Page 44 - Book Reviews: The Skye Collection; The Simon Fraser Collection
ISSUE : Issue 32
Published by Ronald Caplan on 1982/8/1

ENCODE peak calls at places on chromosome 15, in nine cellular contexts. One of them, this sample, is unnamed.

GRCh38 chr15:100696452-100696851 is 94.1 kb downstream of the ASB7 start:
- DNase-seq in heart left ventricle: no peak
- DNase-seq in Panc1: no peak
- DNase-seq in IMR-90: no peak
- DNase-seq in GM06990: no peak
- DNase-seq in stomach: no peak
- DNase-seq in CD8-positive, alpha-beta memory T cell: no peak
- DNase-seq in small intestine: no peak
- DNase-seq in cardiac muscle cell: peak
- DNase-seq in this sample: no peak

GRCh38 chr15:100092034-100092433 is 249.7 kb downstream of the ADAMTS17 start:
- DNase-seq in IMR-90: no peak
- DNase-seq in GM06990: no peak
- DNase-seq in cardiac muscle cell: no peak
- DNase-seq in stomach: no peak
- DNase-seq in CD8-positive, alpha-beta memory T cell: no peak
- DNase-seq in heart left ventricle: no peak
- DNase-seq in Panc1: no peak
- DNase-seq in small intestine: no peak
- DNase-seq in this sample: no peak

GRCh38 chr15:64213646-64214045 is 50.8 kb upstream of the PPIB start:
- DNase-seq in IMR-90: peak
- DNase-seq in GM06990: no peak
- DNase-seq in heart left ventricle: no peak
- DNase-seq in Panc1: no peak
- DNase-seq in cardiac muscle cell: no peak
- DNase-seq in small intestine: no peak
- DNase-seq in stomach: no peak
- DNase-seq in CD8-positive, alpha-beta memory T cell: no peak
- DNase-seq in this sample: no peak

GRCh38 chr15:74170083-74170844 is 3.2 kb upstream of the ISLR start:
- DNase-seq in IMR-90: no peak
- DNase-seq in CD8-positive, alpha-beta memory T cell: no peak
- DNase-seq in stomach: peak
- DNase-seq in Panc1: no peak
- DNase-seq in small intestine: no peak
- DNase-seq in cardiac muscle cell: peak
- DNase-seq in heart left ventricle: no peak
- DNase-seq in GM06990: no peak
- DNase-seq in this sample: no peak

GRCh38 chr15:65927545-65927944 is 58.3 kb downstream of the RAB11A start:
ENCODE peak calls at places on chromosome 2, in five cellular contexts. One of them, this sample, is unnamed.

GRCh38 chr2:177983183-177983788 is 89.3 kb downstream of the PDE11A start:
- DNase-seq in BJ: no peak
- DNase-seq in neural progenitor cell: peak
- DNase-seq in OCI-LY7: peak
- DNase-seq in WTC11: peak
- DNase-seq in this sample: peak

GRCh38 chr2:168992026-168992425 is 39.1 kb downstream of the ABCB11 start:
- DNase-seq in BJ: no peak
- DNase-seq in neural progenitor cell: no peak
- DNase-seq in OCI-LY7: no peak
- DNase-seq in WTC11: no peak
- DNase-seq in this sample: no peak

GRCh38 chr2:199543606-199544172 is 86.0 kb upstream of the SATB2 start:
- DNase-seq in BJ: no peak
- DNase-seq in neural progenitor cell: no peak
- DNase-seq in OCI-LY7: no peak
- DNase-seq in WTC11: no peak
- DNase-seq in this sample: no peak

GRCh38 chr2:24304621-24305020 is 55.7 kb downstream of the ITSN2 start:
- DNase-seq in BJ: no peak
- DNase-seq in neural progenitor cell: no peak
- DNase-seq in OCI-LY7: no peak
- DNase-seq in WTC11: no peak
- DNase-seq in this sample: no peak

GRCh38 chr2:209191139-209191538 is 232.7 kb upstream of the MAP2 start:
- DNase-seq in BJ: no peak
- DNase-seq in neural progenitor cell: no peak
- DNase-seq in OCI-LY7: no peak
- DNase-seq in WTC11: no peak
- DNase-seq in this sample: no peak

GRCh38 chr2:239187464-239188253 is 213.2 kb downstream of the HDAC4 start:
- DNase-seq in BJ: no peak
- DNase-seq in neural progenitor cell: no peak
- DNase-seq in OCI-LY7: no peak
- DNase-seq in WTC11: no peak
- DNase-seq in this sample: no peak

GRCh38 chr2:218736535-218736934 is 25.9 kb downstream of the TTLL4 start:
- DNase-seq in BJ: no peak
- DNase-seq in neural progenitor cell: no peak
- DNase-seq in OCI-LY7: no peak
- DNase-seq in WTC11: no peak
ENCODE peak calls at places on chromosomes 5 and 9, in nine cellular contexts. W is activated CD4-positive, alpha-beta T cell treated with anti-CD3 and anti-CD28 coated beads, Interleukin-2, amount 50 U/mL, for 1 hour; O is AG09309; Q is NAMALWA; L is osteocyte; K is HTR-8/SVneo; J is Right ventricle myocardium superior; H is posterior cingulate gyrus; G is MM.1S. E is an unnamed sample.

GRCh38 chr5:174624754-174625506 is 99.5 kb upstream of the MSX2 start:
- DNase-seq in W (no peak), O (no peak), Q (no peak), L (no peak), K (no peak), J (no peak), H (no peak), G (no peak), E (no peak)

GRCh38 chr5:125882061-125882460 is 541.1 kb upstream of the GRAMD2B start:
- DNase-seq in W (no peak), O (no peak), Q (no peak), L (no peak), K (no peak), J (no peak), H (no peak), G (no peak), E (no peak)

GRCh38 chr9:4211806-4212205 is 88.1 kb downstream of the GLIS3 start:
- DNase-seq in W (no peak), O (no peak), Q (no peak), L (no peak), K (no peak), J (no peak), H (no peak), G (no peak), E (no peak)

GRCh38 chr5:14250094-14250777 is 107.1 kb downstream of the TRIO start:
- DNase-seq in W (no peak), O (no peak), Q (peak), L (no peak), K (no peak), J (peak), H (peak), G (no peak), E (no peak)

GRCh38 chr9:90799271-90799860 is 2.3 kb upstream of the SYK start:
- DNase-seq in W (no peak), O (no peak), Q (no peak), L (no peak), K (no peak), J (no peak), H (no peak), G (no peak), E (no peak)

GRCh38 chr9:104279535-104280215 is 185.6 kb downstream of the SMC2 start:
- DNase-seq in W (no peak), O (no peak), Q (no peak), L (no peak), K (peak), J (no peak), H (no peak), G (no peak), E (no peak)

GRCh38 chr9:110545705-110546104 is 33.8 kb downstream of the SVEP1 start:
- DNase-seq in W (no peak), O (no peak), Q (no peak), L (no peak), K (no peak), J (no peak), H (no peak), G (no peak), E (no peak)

Book Reviews: Skye and Fraser Collections Reviewed by John Shaw, Glendale For Scottish violinists everywhere, the recent re- Issues of these two Important collections, real? ised through the initiative and careful work of muslclan-lighthousekeeper Paul Cranford, are a most welcome event. Together the collections make accessible over 600 tunes from the Highland music? al tradition through accurate renditions based on traditional settings. The joy of reading through both volumes is added to considerably by their de? sign: before going to press the negatives were carefully brushed giving a cleaner copy than the original, and both are spiral bound for the music stand. The Skye Collection, the more recent of the two, was compiled by Keith Norman MacDonald of Skye and first published in 1887. Both the first and second editions have been out of print for fifty years, and all of the tunes from the more complete first edition are given here. MacDonald was a noted col? lector of Gaelic music, having edited the Gesto Collection, and a volume of "Puirt-a-Beul" contain? ing the Gaelic words to many instrumental tunes from Skye informants. The compiler's awareness of the affiliation between Gaelic music and song is apparent from the inclusion of a Gaelic index, listing the Gaelic names for many of the tunes in the collection. The aim of the collection, as stated in the Preface, is to supply "a work which should embrace all the fire and vigour of our Na? tional Music concentrated in one volume" • in other words an anthology of the best tunes available at that time, with piano arrangements. A list of the published sources of the violin tunes, covering nearly all of the major collections and some minor collections from the 18th and 19th centuries, in? cludes works of the more famous composers such as the Gows, Marshall, Macintosh, and Skinner. There are also a number of pipe tunes, noted down as played in Skye. Of the 400-plus tunes, most are strathspeys and reels, with a smaller number of slow airs ("solos"), and a very few jigs. Those familiar with the Cape Breton fiddler's rep? ertoire will notice that the selection of tunes and their settings are close to the traditional playing here, but whether this is due to a shared "unlettered" fund of tunes, or to the previous in? fluence of this and other printed collections on the Island is not clear. The new edition of Captain Eraser's work, better known as The Simon Fraser Collection, includes all of the revised 1874 edition with a few selections at the end from the original 1816 edition. Fraser compiled the 230 tunes largely from his own fa? ther.' s repertoire while residing in Stratherrlck, near Inverness, in the Scottish Highlands. A good portion of the tunes were originally transmitted from his paternal grandfather whose business took him throughout the Highlands during the early and mid 18th century. Eraser's father added a good deal more material which he acquired from other Gaels during his tour of duty • presumably as a loy? al soldier of the Crown • in the "First American War." Simon Fraser himself saw service in Ireland where he became familiar with O'Carolan's composi? tions; he .was an accomplished violin player and contributed many of his own compositions to the collection. The Simon Fraser Collection's tunes and airs, noted down from an early 18th century oral tradl-' tion, are closer to the centre of Gaelic song and instrumental music than those contained in the la- C44' THE CAPE BRETON FIDDLER: a collection of photographs, character, sketches and fiddle tunes with genealogical and historical information on one of the last Celtic strongholds in North America. Featured are many of the fascinating and talented individuals who have helped preserve a special strain of Highland Scottish culture for nearly two centuries 200 PAGES, SOFT COVER ,. ?? ?? • • $12.95 JUST OUT The Well-Watered Garden: Presbyterianism in Cape Breton by Laurie Stanley A scholarly book. A valuable addition to the story of Cape Breton Presbyterianism. Ask at your bookstore or send cheque or money order to: The College off Cape Breton Press BOX 5300, SYDNEY. NOVA SCOTIA. BIP 6L2 ATLANTIC SPRING & MACHINE CO., LTD. 564-5559 - 40 Kings Road. Sydney - 564-5550 General Machine Sh&p; & Forge, Mining Equipment, Mar- ine Repairs, Welders, Automotive Springs, Fasteners If you knit, you'll want something natural. Create your own fashions with our new 100% virgin wool yams especially made for hand knitting. Our yams are made in Atlantic Canada. (Cape Breton) from local and imported wool. Drop in to see us at Irish Cove, or wrxte for sam? ple 40-colour shade cards and price lists. We of? fer special quantity discounts. Cape Breton Woolen Mills Ltd. R. R. No. 1, Irish Cove, Cape Breton, Nova Scotia BOA IHO (902) 828-2776
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